Are you interested in a traditional Chinese wedding? Learn all about the rich cultural traditions with Azelle Choi, a bride’s chaperone in Hong Kong.
Have you ever heard of the term dai kam jie (大妗姐)? I must admit I hadn’t – until I was introduced to Azelle Choi, a dai kam jie in Hong Kong. Dai kam jie is a bride’s chaperone in the traditional Chinese wedding ceremony, and Azelle has been one for over a decade. Affectionately known as Lai Jie (麗姐) by her clients and those around her, Azelle has a passion for all things cultural and is keen to preserve the honourable traditions of Chinese weddings. Let’s play our part and share her story – and, indeed, the story of many Chinese couples around the world.
(Psst, before we dive in, if you’re planning on getting married in Hong Kong, be sure to check out our round-up of the best wedding planners, wedding florists, and wedding photographers in preparation for your big day. Congrats!)
Let’s talk about Chinese weddings with a bride’s chaperone, Azelle Choi
Hello, Azelle! Thank you for sitting down with us. Could you please tell us about some of the main differences between traditional Chinese and Western weddings?
According to my knowledge, one of the major differences is that the men come before the ladies in traditional Chinese culture. So, for instance, if there’s a couple called Mary Lee and Paul Chan about to get married, the title of the traditional Chinese wedding ceremony might say [the marriage of] ‘Chan and Lee’ (陳李聯婚), instead of saying ‘Mary and Paul’, which is the common practice in the West. Moreover, there is a tea ceremony in a traditional Chinese wedding. During this, the groom will first serve his father-in-law, followed by the mother-in-law; then, it’s the bride’s turn to do the same. All of this is due to the traditionally patriarchal society in the Chinese diaspora; it’s completely different to the ‘ladies first’ rationale in the West.
Another difference between Chinese and Western weddings lies in the marriage proposals. In Western culture (and in most countries in modern society), people enjoy the freedom to love and get married to pretty much whomever they want; the couple gets to decide upon the marriage and to move forward in their relationship. On the other hand, marriage proposals in traditional Chinese culture are done in the name of the parents. In other words, they’re arranged marriages. This calls for a traditional betrothal ceremony, known as guo da li (過大禮) in Chinese, during which the groom’s family brings dowry to the bride’s family – yes, it’s the other way around in the West.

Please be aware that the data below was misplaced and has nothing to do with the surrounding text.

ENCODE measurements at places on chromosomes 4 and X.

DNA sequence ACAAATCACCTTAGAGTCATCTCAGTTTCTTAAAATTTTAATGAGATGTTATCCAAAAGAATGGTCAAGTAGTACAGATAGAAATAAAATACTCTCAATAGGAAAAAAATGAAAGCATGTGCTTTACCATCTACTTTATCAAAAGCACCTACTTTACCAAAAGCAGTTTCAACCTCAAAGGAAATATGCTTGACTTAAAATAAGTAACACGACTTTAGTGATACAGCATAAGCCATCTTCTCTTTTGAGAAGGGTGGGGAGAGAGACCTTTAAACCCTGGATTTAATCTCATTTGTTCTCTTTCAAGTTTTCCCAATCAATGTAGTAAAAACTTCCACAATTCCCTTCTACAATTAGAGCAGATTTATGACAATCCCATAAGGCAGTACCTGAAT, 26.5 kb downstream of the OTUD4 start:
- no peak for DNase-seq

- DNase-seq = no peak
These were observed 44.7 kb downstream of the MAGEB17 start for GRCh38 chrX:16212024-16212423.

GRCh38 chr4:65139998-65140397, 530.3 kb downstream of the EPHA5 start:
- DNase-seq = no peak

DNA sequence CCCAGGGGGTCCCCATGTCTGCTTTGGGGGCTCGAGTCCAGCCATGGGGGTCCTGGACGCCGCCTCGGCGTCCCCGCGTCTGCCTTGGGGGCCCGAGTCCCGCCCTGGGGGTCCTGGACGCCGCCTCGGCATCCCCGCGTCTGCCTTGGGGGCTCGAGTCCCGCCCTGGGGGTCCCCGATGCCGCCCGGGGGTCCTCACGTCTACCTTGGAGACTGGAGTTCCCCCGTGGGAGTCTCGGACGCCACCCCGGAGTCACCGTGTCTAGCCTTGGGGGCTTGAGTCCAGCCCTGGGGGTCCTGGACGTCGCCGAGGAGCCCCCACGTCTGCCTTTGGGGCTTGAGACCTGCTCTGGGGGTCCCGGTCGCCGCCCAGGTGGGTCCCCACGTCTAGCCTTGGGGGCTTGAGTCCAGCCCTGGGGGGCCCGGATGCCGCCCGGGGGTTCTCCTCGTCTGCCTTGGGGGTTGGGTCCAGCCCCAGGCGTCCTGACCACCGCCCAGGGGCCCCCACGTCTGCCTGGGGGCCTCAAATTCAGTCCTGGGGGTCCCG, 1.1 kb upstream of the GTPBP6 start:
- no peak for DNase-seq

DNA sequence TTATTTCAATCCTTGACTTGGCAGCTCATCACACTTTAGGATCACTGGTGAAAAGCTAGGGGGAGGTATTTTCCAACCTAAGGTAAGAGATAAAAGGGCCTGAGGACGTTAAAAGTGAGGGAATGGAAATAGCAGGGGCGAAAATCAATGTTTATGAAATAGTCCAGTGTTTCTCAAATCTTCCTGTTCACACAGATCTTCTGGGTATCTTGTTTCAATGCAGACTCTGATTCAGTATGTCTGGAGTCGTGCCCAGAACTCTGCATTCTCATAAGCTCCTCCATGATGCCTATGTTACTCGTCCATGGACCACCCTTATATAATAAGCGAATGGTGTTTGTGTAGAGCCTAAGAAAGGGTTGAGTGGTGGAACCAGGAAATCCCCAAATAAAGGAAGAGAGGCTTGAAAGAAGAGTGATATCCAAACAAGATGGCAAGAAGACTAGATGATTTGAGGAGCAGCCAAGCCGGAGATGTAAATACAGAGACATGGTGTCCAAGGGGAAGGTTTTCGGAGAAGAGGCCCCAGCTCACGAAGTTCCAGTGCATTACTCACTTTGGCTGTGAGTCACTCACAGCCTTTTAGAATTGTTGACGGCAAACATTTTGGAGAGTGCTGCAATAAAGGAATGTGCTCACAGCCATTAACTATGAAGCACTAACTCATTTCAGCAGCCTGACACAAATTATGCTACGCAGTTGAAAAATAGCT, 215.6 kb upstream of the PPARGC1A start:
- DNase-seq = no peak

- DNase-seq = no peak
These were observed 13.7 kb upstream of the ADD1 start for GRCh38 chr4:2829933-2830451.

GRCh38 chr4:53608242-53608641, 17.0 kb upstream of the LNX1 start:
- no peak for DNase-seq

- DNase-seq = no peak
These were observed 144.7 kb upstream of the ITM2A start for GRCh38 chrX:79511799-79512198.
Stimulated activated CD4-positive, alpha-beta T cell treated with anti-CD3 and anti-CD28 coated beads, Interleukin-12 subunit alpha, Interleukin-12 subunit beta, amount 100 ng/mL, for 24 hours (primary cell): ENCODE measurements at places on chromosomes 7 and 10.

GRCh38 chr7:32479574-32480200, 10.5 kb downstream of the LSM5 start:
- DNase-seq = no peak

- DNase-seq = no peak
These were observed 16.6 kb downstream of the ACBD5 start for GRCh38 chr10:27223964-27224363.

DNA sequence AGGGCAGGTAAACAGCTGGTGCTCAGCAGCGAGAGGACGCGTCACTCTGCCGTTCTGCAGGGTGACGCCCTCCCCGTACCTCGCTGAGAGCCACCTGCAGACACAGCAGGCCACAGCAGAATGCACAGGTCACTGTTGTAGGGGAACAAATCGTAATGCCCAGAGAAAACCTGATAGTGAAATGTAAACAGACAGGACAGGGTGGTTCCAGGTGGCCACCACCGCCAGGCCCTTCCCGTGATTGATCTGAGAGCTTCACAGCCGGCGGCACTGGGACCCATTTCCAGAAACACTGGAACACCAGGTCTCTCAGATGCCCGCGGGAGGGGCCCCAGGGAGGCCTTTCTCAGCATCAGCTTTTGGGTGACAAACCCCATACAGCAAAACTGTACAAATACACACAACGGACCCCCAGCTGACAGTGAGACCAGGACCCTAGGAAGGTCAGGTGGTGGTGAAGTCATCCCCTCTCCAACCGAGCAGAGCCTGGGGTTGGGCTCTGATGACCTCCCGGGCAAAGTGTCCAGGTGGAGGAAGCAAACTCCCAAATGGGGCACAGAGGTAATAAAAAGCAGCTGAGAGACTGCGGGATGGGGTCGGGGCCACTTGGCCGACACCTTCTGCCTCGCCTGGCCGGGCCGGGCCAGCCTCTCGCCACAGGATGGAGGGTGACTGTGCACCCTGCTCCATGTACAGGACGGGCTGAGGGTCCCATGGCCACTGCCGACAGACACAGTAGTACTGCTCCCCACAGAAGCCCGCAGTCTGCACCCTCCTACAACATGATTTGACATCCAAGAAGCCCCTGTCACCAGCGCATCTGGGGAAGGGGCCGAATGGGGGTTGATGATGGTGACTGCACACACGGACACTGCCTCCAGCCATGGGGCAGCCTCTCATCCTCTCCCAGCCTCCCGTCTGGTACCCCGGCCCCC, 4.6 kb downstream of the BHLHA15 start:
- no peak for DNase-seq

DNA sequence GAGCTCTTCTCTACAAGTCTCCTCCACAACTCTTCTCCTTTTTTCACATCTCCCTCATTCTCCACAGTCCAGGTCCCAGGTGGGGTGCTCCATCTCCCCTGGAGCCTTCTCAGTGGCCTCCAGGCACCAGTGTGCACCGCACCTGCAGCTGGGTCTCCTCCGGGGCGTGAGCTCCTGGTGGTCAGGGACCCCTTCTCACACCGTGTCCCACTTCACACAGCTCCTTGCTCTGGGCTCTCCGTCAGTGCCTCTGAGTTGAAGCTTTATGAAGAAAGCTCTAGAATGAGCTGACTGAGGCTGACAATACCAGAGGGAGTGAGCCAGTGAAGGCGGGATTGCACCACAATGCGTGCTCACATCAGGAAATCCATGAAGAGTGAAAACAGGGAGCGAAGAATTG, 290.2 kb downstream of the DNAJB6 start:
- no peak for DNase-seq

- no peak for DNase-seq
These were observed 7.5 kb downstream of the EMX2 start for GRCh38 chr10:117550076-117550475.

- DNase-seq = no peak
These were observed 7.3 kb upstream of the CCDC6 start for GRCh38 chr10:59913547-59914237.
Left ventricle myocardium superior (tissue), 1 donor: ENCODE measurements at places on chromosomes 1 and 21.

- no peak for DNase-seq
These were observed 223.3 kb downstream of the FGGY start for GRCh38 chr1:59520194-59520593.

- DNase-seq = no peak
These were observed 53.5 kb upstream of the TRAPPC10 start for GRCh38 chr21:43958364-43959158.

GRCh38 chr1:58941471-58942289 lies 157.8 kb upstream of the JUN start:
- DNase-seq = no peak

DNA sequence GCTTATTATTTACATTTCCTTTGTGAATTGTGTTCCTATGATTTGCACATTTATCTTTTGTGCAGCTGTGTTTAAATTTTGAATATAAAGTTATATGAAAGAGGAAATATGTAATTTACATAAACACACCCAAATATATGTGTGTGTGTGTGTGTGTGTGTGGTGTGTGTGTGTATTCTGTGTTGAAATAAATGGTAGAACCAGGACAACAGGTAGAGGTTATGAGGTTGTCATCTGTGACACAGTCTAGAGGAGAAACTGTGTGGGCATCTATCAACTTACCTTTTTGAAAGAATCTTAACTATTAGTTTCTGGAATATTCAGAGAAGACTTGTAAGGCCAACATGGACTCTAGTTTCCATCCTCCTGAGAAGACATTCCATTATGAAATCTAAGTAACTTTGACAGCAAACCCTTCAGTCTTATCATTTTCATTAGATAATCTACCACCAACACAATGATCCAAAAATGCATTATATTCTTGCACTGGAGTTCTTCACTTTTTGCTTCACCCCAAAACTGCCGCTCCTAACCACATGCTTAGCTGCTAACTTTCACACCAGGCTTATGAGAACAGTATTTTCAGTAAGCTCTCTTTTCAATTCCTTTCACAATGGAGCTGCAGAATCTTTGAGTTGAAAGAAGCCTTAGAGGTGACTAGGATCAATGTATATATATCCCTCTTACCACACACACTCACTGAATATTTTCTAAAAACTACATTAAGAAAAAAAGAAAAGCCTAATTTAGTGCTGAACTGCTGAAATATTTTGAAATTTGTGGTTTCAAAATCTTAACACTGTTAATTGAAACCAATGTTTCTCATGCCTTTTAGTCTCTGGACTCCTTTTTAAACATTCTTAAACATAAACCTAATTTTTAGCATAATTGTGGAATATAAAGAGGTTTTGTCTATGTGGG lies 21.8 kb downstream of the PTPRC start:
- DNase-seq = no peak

What role does the bride’s chaperone play in a traditional Chinese wedding? Do all bride’s chaperones offer the same services?
Many people might think that all dai kam jie do is carry a red umbrella to shelter the bride [and protect them from bad luck], toss some rice [which defends the bride from evil spirits], and hold the tea tray during the tea ceremony – seems like an easy job, doesn’t it? But, I actually consider myself a Chinese wedding ‘consultant’, rather than a mere ‘performer’ on the day of the wedding. Once I am hired by a client – which usually happens months or even a year or two ahead of the wedding – I try to answer all their queries and guide them through each phase leading up to the ceremony. There’s a lot to prepare and organise, including choosing appropriate wedding gowns (裙褂) and embroidered shoes (繡花鞋) [which make up the traditional Chinese wedding costume], and catering to the needs of the clients’ families. So, some dai kam jie, like me, may go the extra mile and get more involved behind the scenes.
Moreover, we’re the host of the wedding ceremonies. Some of my clients tell me that they feel much more comfortable with me at the wedding, as they trust that I’ll be able to advise and assist them when they need help. While dai kam jie are best known for our chants and words of blessings (金句), we also help nurture the relationship between the couple and the in-laws. In particular, we accompany the bride and represent her family – hence our title being the ‘bride’s chaperone’. While all dai kam jie offer similar services i.e. to assist the various ceremonies in Chinese weddings, different chaperones have different experience and strengths, so make sure you choose one who can best meet your needs.
You serve both local and international clients. What are some challenges you’ve faced regarding cultural differences, and how did you resolve them?
I once attended to a German groom and a mixed-Chinese bride, who had no prior knowledge at all when it came to traditional Chinese weddings. In addition to pointing out the differences in customs (which I’ve mentioned above), I had to rehearse more thoroughly with them and make sure they were comfortable with the practice. Also, giving instructions while conveying the meanings behind each ritual was very important. I wanted to ensure that I wasn’t forcing information down their throats, but that there was actually mutual respect and understanding, especially from my end. Oh, and I had to work on my English!